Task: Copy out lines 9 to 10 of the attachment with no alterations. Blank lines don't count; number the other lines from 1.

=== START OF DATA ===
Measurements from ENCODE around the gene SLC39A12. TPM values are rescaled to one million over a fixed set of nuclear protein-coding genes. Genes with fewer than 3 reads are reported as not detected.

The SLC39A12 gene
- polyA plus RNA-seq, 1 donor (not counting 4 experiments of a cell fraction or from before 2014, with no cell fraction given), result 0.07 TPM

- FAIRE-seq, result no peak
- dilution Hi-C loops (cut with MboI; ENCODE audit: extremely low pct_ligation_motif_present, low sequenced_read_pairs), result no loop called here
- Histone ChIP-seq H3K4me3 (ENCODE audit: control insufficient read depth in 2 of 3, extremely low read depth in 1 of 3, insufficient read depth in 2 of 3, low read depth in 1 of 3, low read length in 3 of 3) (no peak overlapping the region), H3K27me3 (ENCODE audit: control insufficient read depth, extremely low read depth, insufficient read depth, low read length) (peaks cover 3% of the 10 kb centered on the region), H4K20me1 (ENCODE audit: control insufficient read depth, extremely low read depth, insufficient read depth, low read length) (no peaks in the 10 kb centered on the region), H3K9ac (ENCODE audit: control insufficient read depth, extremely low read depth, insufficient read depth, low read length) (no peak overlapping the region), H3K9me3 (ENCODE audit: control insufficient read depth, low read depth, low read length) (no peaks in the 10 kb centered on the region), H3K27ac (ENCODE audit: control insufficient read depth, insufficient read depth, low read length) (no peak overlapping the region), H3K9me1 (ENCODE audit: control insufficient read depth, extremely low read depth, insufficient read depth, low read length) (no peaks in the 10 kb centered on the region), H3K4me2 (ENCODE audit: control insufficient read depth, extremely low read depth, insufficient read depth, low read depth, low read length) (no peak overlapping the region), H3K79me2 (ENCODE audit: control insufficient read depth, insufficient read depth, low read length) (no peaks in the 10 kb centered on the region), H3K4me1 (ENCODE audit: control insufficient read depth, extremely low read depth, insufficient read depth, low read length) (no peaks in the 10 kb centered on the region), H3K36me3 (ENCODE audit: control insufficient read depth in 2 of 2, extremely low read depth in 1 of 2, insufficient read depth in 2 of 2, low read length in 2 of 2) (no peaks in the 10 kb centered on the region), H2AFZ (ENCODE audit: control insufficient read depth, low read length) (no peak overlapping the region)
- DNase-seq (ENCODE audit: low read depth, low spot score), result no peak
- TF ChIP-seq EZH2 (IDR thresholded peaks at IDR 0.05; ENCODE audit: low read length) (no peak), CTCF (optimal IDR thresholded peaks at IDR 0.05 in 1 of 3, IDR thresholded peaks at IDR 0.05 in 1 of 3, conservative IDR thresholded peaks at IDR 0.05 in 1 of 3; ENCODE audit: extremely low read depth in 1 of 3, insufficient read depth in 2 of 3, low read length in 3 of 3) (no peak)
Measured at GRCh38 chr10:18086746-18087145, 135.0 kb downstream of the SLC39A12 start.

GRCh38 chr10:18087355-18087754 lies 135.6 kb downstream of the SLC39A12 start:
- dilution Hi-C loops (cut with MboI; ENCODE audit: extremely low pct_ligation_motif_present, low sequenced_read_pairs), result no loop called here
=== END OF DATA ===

Measured at GRCh38 chr10:18086746-18087145, 135.0 kb downstream of the SLC39A12 start.

GRCh38 chr10:18087355-18087754 lies 135.6 kb downstream of the SLC39A12 start: